On behalf of Kirk Montoute Dawson LLP posted in Family Law on Friday, October 11, 2013.
A new report called “Access to Justice: A Roadmap for Change” may cause radical changes in the Alberta justice system. As part of a comprehensive overhaul of the legal system, the report suggests citizens should have access to simpler and more efficient methods when dealing with family legal issues and asks for more resources and efforts that promote “front-end” services, including education and dispute prevention.
The report was completed by a national committee and different working groups that consisted of judges, lawyers and academics. Started in 2008, the report is based on five years of study and calls for the system to focus on vulnerable groups, such as immigrants and aboriginal or rural populations. Authors also call for increased support for the growing number of self-represented litigants.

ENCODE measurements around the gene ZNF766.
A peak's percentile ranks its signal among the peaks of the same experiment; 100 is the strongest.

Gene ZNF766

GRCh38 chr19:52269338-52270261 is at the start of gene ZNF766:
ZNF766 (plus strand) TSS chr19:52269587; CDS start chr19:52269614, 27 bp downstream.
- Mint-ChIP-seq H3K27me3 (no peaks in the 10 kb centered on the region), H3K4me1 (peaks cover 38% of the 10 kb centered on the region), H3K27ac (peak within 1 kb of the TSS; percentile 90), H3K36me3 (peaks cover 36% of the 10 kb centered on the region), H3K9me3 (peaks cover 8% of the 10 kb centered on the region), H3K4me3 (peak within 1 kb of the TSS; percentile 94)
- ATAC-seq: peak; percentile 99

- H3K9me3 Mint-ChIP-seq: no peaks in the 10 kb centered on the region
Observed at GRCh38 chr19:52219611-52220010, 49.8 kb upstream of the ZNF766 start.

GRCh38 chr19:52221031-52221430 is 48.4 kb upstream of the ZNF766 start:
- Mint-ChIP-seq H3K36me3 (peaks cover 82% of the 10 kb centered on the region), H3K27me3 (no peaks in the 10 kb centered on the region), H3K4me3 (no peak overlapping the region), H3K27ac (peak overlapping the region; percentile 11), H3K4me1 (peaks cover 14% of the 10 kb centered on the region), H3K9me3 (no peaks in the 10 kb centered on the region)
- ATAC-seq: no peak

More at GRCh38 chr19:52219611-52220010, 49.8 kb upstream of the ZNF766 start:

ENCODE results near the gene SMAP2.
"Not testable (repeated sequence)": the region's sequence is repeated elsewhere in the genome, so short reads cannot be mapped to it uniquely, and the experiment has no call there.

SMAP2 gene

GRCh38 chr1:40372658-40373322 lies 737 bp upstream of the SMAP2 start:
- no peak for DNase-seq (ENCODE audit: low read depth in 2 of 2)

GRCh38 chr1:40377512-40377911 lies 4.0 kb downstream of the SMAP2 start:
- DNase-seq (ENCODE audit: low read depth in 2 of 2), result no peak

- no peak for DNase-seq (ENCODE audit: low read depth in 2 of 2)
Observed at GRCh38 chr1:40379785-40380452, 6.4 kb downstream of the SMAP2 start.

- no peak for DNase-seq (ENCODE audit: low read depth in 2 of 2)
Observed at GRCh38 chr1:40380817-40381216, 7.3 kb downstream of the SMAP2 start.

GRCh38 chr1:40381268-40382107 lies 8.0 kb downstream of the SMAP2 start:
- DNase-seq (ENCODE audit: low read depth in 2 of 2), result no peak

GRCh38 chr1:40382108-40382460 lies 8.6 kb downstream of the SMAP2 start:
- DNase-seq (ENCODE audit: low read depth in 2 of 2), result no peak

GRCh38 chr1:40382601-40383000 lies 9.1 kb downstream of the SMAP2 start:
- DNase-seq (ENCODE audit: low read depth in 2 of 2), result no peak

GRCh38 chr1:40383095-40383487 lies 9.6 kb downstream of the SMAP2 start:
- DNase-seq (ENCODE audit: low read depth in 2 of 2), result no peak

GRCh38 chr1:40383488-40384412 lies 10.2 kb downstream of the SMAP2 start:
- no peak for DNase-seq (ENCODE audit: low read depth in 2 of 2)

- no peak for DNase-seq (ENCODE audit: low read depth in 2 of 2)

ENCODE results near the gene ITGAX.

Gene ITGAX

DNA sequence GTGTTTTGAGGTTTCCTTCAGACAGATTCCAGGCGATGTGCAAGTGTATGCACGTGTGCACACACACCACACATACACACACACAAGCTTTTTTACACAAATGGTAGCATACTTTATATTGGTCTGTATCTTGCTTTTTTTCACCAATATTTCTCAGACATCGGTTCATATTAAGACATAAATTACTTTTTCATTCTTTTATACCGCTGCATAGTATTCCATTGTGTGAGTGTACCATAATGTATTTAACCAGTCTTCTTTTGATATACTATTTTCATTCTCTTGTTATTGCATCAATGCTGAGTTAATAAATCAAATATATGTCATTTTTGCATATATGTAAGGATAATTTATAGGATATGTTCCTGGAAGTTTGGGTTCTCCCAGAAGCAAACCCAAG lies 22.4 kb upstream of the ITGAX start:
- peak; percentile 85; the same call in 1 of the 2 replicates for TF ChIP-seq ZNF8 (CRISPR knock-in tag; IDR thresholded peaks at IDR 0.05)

The authors ask for a coordinated national reform effort that would decrease the number of barriers that prevent individuals from receiving justice and set out a five-year strategy that would provide for a civil and family justice system that is centred on the individual. If the plan is adopted, by the year 2018, more dispute resolution services and mediation opportunities would be available for individuals so that they can avoid taking the case to court. Additionally, by the year 2019, the plan calls for judges to take a more active role and for courts to be more efficient through use of information technology and online help for parties involved in disputes.
While these changes may be forthcoming, the advice of a lawyer may still benefit any individuals currently involved in family law disputes. A lawyer who has experience in working with family law may be able to help a client resolve disagreements concerning divorce, asset distribution and child custody.
Source: Toronto Star, “‘Multi-use courthouses’ needed, says report on Canadian justice“, Tonda MacCharles, October 08, 2013
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